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Monday, May 10, 2021
STOCKHOLM, Sep 10 2010 (IPS) - As Africa continues its seemingly endless struggle for water security, why is the beleaguered continent lagging behind Asia and Latin America – despite commitments and declarations by political leaders?
“It is hard to generalise across a continent,” Alex Simalabwi of the Global Water Partnership told IPS.
He pointed out that progress has been made, and the African Ministers’ Council on Water has a framework programme to implement the commitments.
“The political will is there in most countries because the Millennium Development Goals (MDGs) have created pressure for leaders to deliver,” said Simalabwi, lead author of a new report titled ‘Water Security for Development’ released here to coincide with World Water Week.
But he said that funding is always an issue with limited national budgets and competing priorities.
According to the African Development Bank (AfDB), Africa is in need of an estimated 30 to 50 billion dollars in investments annually in the water sector.
The way to increase investments, he argued, is to make the value of, and market for water more effective to investors. This can be done by raising its economic profile among national and donor decision makers and attracting repayable sources of finance.
Asked if there are any African countries that can be singled out for their relatively high achievements in water and sanitation and in MDGs, Simalabwi told IPS: “Yes, Senegal and South Africa have made strides. And Ethiopia has made a lot of progress in sanitation.”
But he said the United Nations has a more up to date list of African countries that have made significant progress in their MDGs, which will be the focus of a key summit meeting of world leaders in New York Sep. 20-23.
Addressing World Water Week Friday, South Africa’s Minister of Water and Environmental Affairs Buyelwa Sonjica bemoaned the lack of infrastructure development in Africa.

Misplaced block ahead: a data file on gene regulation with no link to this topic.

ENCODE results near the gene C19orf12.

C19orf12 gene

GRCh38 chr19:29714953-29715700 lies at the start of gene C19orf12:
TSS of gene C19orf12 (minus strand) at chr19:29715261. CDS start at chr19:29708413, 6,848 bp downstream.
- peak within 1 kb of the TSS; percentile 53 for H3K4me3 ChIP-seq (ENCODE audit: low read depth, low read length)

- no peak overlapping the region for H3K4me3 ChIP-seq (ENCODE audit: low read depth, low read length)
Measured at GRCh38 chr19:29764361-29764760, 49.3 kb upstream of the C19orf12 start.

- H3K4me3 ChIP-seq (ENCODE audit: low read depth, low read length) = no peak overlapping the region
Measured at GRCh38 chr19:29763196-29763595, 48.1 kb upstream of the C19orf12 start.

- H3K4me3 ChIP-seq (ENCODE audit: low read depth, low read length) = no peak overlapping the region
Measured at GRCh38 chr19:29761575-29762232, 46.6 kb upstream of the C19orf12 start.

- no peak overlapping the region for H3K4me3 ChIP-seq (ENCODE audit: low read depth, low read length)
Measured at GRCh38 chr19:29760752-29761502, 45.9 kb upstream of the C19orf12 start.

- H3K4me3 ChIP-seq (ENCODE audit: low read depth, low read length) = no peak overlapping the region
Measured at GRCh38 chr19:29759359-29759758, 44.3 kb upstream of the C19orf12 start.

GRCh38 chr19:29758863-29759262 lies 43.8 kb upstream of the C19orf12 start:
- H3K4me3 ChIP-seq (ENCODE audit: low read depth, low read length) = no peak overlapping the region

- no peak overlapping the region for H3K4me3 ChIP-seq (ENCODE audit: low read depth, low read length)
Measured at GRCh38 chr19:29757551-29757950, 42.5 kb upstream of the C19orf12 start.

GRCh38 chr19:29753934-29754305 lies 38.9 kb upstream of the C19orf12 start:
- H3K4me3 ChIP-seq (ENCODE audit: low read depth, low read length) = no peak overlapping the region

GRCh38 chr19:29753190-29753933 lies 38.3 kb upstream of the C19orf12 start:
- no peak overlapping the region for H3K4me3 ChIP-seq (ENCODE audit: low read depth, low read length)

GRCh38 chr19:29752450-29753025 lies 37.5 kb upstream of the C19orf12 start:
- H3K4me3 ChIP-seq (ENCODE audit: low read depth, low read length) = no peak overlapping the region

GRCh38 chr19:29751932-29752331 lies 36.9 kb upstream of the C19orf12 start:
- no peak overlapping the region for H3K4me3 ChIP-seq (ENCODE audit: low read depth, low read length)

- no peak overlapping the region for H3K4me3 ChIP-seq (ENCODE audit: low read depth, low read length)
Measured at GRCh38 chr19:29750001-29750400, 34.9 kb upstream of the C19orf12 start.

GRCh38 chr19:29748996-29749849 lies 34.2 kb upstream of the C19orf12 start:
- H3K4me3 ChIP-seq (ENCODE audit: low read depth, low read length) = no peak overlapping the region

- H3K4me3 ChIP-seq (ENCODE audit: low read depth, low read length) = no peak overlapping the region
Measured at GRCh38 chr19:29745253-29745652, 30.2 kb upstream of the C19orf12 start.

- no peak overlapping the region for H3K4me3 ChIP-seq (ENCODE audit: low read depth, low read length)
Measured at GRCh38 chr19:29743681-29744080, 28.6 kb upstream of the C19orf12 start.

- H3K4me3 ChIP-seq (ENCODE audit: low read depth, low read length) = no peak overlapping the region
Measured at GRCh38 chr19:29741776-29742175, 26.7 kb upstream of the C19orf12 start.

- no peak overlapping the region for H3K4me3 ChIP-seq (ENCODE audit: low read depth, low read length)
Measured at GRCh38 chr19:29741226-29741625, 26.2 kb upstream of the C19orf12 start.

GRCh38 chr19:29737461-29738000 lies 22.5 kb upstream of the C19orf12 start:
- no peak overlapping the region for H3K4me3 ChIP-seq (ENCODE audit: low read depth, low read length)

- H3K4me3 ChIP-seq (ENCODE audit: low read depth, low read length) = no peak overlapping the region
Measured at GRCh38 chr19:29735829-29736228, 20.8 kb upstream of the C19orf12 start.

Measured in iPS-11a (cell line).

“The issue in Africa today lies not in whether or not we should build infrastructure, but rather what type of infrastructure is most appropriate in specific cases.”
What is not in doubt, she said, “is that we need to build, extend or refurbish our water delivery systems.”
“We need to grow our storage capacity and build dams to attenuate floods and reduce the impact of drought. And we need to tap Africa’s vast hydropower potential in order to catalyse economic growth,” Sonjica said.
She also urged the strengthening of African institutions such as the African Water Facility “that has been created to assist in our quest to plan, design and to raise the necessary funding and create the capacity to build infrastructure.” Sonjica is also president of the African Ministers’ Council on Water (AMCOW).
She spoke of a joint initiative currently underway in Southern and East Africa which aims at addressing past mistakes in the development of major water infrastructure.
The programme has developed training manuals, all of which are being peer-reviewed to train engineers, professionals as well as civil society in appreciating the need to be sensitive to social and environmental concerns.
The project is ready to be rolled out in both regions, she said. “It is our hope and desire to share and upscale it to the other (African) regions in the near future.”
Meanwhile, the report on ‘Water Security for Development’ says there has been progress in enhancing the enabling environment for integrated water resources management (IWRM) in 13 countries spread over four regions of sub-Saharan Africa.
IWRM is now integral part of the national development plans in Benin, Malawi, Mali and Zambia.
At the same time, water policies have been drafted and updated in Benin, Eritrea, Swaziland and Zambia, while a new legal framework for the administration of water resources has been developed in Cape Verdi.
While remarkable progress has been made towards water security in 13 countries, there is considerable work to be done among the remaining 30 sub-Saharan countries.
“To achieve a water-secure world, policies and plans for water need to be incorporated into national and international development processes,” the report argues.
Simalabwi, the lead author of the report, says that people in the water sector have to make convincing economic arguments for the scaling up of investments in water resources infrastructure.
But as important as funding is, so is good governance. He said good governance comes with building the capacity of local institutions. “Funding shouldn’t be used just for putting in ‘taps and toilets’,” he noted.
It also needs to be put into strengthening institutions so that they have the skills to manage a nation’s water resources and to influence government policy, he added.
Simalabwi said the tighter the integration of water management planning with other development activities, the better the outcome.
“Water is connected to everything – food, energy, health, industry. It’s the world’s lifeline. So how it is managed in relation to competing uses is what policy-makers have to fix their minds on.”
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